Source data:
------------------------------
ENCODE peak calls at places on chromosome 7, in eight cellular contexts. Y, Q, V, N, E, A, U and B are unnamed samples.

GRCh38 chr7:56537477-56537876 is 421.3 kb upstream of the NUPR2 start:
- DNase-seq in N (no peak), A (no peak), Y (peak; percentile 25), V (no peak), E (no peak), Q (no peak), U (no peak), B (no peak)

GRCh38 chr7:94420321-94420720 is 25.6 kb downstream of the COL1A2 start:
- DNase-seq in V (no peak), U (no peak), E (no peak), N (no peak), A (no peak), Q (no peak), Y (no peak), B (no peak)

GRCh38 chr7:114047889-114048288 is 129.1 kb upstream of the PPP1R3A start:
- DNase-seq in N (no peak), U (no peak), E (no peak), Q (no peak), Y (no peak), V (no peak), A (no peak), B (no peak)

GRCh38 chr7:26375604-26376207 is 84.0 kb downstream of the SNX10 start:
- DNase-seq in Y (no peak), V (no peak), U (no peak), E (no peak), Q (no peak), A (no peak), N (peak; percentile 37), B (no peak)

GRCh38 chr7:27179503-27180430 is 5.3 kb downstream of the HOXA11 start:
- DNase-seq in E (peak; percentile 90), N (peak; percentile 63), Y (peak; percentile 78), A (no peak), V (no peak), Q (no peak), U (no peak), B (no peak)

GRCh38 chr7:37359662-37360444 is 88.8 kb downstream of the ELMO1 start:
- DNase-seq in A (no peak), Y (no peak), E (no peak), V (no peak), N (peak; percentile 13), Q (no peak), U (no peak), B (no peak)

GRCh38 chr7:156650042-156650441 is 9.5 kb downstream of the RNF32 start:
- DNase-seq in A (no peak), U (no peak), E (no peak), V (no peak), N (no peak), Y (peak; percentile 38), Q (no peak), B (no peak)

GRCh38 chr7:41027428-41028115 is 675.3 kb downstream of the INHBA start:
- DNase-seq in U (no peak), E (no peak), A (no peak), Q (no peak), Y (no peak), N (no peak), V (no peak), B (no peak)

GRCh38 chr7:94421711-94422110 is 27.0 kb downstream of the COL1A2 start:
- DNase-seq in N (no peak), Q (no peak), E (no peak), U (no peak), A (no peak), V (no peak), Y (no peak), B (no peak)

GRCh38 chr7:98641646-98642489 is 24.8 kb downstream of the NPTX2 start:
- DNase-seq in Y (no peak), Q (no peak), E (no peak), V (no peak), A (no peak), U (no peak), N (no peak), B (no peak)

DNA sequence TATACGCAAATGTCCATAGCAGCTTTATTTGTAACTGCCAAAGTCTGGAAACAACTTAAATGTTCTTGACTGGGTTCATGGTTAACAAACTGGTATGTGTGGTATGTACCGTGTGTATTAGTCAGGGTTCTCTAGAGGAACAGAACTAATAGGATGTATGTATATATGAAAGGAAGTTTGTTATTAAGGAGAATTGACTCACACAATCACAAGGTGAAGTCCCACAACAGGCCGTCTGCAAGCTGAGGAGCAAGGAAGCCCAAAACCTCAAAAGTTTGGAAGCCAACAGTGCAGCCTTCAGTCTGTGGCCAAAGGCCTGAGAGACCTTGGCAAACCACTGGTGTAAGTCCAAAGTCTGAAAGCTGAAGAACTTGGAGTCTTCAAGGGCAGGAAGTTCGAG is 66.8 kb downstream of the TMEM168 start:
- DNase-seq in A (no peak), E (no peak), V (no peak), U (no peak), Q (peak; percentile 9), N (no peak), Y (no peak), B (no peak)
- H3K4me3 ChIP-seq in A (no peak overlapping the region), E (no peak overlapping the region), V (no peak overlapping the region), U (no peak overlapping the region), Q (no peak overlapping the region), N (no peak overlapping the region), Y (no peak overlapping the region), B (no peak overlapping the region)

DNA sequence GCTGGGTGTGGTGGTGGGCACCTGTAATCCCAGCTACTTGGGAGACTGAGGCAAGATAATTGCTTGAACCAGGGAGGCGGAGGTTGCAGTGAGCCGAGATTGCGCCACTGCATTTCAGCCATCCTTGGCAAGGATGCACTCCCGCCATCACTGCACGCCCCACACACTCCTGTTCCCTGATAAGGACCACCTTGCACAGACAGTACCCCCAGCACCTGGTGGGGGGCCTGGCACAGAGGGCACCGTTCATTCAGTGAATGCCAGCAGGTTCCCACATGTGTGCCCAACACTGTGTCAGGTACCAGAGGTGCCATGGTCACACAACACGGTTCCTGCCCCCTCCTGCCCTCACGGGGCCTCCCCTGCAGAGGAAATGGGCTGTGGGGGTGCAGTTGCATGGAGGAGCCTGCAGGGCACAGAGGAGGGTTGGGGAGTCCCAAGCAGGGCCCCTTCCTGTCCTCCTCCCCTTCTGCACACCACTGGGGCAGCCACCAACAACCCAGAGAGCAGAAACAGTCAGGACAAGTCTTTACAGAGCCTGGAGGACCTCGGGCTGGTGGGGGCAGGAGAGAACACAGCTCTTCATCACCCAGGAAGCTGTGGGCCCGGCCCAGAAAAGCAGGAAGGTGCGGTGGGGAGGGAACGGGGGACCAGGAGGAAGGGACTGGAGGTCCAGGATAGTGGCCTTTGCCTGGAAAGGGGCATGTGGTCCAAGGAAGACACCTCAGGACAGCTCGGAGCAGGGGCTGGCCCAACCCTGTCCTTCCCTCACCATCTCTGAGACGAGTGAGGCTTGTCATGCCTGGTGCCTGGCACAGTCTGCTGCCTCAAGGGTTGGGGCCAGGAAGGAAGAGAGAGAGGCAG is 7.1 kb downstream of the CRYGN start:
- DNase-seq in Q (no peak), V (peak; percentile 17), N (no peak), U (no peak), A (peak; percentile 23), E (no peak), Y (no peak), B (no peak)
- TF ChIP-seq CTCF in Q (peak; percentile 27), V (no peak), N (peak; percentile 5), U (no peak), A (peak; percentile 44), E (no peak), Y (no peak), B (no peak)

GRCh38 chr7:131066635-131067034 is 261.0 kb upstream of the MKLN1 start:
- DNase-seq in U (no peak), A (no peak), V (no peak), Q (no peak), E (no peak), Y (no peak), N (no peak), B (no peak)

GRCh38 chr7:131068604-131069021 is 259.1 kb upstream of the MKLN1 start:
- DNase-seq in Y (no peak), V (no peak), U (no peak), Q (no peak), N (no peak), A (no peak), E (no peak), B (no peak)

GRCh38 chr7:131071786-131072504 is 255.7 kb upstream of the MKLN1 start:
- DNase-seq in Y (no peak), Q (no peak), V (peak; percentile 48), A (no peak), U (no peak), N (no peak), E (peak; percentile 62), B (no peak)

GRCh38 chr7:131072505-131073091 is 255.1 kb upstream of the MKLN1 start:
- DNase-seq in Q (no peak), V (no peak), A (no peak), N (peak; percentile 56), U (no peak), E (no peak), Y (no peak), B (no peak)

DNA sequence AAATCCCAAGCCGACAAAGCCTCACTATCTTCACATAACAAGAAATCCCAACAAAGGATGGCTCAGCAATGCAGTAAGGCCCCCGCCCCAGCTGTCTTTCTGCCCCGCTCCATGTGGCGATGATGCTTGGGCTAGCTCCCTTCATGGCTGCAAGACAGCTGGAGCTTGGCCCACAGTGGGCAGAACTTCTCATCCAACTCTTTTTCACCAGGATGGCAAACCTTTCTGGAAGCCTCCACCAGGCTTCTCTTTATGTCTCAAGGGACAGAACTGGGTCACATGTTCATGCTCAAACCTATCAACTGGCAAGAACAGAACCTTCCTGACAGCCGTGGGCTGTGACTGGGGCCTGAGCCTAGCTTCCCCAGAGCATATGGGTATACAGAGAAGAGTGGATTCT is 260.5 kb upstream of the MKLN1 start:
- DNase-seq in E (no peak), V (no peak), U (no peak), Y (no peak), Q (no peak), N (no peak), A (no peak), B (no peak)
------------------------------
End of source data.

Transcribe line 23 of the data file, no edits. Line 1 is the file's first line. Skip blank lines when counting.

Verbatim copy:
- DNase-seq in A (no peak), E (no peak), V (no peak), U (no peak), Q (peak; percentile 9), N (no peak), Y (no peak), B (no peak)